Charge;? but the criticism which attracted the largest share of public attention proceeded from another quarter. The new Metropolitan had described Romanism as “a Church without what we can call a religion ;” and whilst thus apparently admitting the validity of its orders, he affirmed that it was something even more degraded than heathenism. The young Prelate of Kildare had been long furbishing his weapons of theological warfare ; and the Protestant archbishop-reputed the most accomplished divine in the Irish Episcopal Church --was the very antagonist he desired. Soon after the appearance of the Charge, he published in the newspapers, under the signature of J. K. L., a voluminous reply; in which, with great subtlety and eloquence, he attacked most of the vulnerable points in the Irish Establishment. Instead of taking his stand on the impregnable foundations of Protestantism, Dr. Magee had planted himself on the essentially popish ground of the so-called apostolical succession ; and he had thus made a mistake of which his adversary knew well low to avail himself. If Protestant ministers once admit that there can be no Church without diocesan bishops who can trace their descent from the apostles, they confess what is historically untrue; and they betray the very citadel of Christianity. If they acknowledge that they derive their title to the pastoral commission from Romish prelates, they virtually surrender their own position. Dr. Doyle maintained that the Protestant bishops were usurpers; and that the apostolic succession could not be transferred to them from the representatives of the Pope. In language of keen irony he reviewed the origin of the Establishment; exposed its intolerance; dilated on its inefficiency; and denounced its pretensions to catholicity. In a new edition of his Charge, Dr. Magee noticed his attack; and J. K. L. promptly responded. The archbishop had staked the credit of Protestantism on a

1 The Rev. Dr. Drummond, a Unitarian minister of Dublin, also published a reply : but, as it was very much a defence of Rationalism, it obtained little circulation beyond the very limited bounds of his own party.

? i.e., James Kildare and Leighlin. These initials were frequently afterwards employed by Dr. Doyle. Under the same signature, he replied in 1827 to another Charge by Archbishop Magee.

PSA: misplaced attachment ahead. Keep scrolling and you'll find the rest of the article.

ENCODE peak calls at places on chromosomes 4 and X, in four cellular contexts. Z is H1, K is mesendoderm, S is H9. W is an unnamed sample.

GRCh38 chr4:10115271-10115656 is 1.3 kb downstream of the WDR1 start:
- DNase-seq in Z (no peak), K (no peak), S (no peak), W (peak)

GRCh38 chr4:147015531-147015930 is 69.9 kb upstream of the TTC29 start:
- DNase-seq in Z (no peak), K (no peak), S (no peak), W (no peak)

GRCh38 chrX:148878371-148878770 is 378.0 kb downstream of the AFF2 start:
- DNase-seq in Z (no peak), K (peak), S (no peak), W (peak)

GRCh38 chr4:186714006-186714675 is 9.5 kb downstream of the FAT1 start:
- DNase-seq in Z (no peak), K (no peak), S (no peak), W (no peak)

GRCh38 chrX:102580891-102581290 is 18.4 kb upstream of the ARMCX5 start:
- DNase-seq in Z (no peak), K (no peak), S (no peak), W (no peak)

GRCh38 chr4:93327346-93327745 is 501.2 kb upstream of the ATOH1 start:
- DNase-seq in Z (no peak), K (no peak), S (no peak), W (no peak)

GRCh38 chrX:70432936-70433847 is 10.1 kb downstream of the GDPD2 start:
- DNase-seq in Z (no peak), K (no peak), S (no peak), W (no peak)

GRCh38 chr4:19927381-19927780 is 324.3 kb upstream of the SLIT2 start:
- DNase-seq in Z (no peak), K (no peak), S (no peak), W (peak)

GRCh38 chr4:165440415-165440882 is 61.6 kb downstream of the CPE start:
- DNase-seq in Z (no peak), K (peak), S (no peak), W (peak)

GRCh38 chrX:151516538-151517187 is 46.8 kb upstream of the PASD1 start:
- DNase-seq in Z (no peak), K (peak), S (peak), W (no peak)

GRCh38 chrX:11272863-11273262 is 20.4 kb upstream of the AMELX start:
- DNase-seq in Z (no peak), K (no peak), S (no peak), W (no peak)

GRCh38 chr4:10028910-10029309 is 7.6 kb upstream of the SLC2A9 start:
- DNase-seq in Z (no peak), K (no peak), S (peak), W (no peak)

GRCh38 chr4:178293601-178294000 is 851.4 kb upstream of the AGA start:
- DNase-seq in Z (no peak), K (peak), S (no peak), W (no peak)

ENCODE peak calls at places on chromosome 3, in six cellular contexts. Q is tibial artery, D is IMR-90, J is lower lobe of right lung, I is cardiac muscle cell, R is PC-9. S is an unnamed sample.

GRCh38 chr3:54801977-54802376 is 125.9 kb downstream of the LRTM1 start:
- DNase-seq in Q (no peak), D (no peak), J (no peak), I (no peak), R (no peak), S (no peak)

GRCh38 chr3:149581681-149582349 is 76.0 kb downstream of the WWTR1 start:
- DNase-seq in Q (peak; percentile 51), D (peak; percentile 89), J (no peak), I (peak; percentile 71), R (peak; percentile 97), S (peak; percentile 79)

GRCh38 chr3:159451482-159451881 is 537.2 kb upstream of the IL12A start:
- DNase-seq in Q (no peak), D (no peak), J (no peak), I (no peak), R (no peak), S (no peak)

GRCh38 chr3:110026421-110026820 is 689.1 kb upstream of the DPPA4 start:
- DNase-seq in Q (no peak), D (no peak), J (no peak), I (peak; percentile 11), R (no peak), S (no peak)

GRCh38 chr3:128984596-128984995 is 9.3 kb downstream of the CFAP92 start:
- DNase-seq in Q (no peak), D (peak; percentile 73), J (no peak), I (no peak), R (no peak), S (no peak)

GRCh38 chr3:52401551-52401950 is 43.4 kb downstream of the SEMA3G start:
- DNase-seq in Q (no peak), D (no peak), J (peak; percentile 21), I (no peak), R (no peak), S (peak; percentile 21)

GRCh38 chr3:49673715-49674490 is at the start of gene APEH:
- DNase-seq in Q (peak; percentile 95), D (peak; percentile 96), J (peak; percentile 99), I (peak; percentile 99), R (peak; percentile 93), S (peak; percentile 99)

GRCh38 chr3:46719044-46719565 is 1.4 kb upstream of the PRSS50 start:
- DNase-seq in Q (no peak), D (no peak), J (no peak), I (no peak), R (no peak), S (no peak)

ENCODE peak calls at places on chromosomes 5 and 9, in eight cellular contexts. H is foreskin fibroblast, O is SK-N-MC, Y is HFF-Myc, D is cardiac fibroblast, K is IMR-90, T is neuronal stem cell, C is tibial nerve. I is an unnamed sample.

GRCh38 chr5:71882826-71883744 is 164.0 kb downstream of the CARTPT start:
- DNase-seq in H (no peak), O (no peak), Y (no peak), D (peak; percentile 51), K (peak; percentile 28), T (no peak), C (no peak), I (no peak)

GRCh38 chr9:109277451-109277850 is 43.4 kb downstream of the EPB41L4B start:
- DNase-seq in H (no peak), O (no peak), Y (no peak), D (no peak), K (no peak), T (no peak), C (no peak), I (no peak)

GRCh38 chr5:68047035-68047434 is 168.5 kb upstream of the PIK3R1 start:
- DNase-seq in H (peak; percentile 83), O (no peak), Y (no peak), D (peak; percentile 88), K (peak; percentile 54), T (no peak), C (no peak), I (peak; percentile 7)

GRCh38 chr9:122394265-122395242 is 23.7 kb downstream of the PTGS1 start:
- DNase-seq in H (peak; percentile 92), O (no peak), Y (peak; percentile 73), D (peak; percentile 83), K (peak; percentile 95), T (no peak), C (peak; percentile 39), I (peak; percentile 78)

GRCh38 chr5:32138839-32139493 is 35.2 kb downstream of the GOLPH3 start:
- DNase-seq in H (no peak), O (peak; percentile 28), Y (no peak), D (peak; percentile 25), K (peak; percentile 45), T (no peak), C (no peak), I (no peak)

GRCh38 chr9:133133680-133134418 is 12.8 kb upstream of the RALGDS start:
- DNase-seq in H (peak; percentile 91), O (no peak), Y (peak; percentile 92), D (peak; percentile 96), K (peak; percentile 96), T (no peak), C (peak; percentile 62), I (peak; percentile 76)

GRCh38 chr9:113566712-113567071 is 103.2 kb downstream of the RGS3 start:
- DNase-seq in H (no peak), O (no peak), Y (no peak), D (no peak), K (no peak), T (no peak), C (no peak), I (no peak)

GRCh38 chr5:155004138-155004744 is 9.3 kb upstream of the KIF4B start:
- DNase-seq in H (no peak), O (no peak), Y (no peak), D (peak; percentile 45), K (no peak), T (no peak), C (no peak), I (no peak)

salse issue; and the cause of truth was in no way advanced by the discussion.

Meanwhile the promoters of the circulation of the Word of God, and of scriptural education, were not idle. Public meetings were held everywhere for the establishment of branches of the Bible Society, or for the reception of annual reports; and, at such times, the speakers often expatiated with great force on the claims of the inspired records, on the right of all to read the sacred volume, and on the importance of its universal diffusion. These statements were exceedingly grating to the Romish clergy-and to none more than to Bishop Doyle. “I deem,” said he, “the reading of the Scriptures by the weak and ignorant, such as children are, whether with or without comments, an abuse always to be deprecated; but such reading of them in this country, at this time, and in the present circumstances, I consider an abuse filled with danger-not only an evil, but an evil of great magnitude.ı Romanists themselves acknowledge that the

"1 Bible is the Word of Truth ; but the views of Bishop Doyle are so dishonouring to a revelation admittedly from heaven, and so directly opposed to God's own infallible assurances, that they can find currency only among those who are blindly wedded to a system. “The law of the Lord is perfect, converting the soul,” says the King Eternal, testimony of the Lord is sure, making wise the simple. Wherewithal shall a young man cleanse his way? By taking

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Such are the words of a letter addressed by him to Archbishop Murray, dated 16th September, 1824, in reply to a communication soliciting his advice respecting the Kildare Place system of education. See Fitzpatrick's Doyle, i. 352. In one of his “ Letters on the State of Ireland” Dr. Doyle says :-" I heard of a poor man in the County of Kildare who .. having been favoured by the lady of his master with one of the Society's Bibles, without note or comment, accepted of it with all the reverence which the fear of losing his situation inspired. But, behold, when the night closed, and all danger of detection was removed, he, lest he should be infected with heresy exhaled from the Protestant Bible during his sleep, took it with a tongs, for he would pot defile his touch with it, and buried it in a grave which he had prepared for it in his garden! ...1... do admire the orthodoxy of this Kildare peasant ; nay, I admire it greatly; and should I happen to meet him I shall reward him for his zeal."-Letter, vii. 180, 181. Dublin, 1825. Columbkille or Columbanus would have pronounced a very different verdict on the transaction.